Sounds great, doesn’t it? Well, so far it works good enough – I’m not returning it (yet?). But I’m still disappointed. When I wanted to try out video playback (other then the one music video that came with the player), nothing worked. Okay, so ipod/psp-compatible mp4 won’t work – let’s feed those videos to the media converter that is supposed to squeeze them into a compatible format. The converter failed to load the videos. So I started looking on the internet and what do you know – it’s a known problem. The company doesn’t seem to care, because apparently it’s enough being able to play one video in order to advertise “plays back videos” and the converter software is mostly an alibi. Nobody really knows what kind of videos the player or the software accepts other than it’s AVI with some weird restrictions.

It’s obvious that this device was only made to be “good enough”, and only for its main function. Watching videos on such a tiny screen isn’t really something most users will do, but it probably helps sales – so they crammed it in and made it barely work. There were other issues as well – the voice recording function made the system freeze up. Obviously that’s another function they thought nobody would use. It worked better after a firmware upgrade, but it’s becoming clearer how this device could be so cheap.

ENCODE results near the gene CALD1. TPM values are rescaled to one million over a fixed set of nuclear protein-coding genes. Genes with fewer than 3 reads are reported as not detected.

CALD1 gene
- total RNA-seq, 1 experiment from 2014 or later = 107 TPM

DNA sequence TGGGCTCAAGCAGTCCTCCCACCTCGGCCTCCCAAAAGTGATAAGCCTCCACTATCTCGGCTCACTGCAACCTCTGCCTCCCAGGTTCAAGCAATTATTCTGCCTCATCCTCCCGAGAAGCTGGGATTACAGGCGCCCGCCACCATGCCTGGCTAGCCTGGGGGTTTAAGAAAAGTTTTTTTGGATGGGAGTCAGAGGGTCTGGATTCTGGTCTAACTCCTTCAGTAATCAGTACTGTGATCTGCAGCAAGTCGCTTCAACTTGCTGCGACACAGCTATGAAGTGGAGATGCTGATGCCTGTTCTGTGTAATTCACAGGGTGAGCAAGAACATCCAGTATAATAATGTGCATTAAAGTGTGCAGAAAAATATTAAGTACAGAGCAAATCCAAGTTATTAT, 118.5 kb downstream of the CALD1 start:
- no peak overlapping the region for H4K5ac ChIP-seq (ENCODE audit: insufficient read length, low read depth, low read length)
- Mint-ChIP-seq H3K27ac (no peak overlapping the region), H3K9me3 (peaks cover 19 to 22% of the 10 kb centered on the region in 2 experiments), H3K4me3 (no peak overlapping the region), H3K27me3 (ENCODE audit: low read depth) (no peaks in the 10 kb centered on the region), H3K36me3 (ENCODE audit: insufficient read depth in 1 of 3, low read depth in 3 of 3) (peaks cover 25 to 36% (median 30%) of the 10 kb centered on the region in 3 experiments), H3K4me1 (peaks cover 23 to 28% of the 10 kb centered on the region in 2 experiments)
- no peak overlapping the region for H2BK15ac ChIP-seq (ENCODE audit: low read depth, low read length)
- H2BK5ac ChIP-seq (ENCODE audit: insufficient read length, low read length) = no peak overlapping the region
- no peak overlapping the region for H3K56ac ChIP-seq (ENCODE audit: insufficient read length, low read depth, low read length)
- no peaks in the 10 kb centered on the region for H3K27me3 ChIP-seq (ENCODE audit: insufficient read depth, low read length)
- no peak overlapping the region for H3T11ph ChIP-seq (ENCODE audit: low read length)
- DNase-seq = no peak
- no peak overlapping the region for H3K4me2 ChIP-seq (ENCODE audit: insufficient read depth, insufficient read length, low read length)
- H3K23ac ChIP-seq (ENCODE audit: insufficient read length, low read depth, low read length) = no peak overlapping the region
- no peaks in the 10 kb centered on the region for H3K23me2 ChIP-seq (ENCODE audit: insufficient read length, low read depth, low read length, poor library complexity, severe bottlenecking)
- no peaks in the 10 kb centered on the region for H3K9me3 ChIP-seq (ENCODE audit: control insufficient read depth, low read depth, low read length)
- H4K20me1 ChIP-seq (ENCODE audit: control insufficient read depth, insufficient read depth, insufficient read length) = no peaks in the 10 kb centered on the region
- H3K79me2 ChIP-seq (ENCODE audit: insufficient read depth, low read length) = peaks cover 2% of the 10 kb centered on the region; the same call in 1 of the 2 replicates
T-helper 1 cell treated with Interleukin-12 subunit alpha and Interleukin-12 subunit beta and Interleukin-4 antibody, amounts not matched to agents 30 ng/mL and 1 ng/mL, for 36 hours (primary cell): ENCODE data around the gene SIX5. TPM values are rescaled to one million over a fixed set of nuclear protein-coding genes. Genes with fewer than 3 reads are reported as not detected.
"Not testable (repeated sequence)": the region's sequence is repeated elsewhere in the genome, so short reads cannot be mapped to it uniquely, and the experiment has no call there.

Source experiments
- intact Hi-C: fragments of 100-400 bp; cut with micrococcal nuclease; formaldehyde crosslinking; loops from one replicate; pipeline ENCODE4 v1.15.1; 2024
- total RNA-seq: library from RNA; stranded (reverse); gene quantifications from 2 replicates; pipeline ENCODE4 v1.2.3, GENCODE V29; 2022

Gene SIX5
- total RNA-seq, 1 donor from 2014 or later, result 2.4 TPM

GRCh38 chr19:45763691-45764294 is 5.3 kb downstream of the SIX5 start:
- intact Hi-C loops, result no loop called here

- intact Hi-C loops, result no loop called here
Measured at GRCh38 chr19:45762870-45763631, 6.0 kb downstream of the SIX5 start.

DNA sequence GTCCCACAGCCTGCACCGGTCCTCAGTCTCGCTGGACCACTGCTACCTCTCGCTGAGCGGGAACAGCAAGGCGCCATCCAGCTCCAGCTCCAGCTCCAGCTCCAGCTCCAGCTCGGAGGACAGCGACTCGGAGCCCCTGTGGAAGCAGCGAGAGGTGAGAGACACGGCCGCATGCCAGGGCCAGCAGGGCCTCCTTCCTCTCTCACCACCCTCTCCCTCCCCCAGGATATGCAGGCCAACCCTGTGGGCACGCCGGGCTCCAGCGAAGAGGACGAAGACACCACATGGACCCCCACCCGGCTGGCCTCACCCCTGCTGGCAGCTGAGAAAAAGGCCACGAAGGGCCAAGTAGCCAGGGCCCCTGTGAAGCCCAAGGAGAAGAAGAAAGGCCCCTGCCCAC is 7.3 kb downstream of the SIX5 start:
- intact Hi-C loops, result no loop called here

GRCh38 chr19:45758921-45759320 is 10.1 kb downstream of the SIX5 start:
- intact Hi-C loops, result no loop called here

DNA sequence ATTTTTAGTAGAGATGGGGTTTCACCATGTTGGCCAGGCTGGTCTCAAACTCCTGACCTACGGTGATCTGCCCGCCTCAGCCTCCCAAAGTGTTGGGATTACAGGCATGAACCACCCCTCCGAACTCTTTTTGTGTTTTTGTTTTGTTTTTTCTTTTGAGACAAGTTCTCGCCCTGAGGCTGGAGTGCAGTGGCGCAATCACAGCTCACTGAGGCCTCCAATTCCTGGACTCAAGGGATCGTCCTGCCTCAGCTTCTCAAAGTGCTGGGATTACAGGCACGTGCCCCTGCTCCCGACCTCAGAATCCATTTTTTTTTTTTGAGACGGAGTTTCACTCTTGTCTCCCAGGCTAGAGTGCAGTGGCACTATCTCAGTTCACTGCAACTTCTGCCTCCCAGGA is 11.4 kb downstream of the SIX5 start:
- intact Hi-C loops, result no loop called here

What’s really sad is that few people seem to care (hence the good reviews). When I buy something, I expect it to work almost flawlessly. If there is some bug, it should better be fixed with the next firmware update. I know, there will always be some bugs left. But if you manage to find several the first day you are using it, it’s clear that the manufacturer does not really give a shit about testing. Interface design is also pretty horrible anywhere but in Apple products (where you pay a hefty price for it). And it’s not like there aren’t people out there who wouldn’t be glad to help! Just release the firmware as open source (you are not really selling the software anyway – the hardware is much more important than the crap it is made to run) so more competent programmers can take over. Or don’t even do that, just release the specs. There won’t be a good replacement for a while – open source projects usually don’t have (strict) deadlines – but ultimately the free version will come closer to perfection than the proprietary one. Because once you have sold a piece or hardware (or worse, have stopped producing it), there is no incentive for you to keep supporting it as a manufacturer. It’s sad, but that’s how it is. The “free market” is not going to solve this problem, because even brand-awareness doesn’t seem to impact the long-term memory of customers. My only hope is that some day there will be enough tech-savvy people to make free software an important factor even in gadgets. I know there are some attempts to make gadgets with open specifications, running open-source software, but right now this usually means expensive hardware and bulky, ugly design for some reason. I hope this will change soon.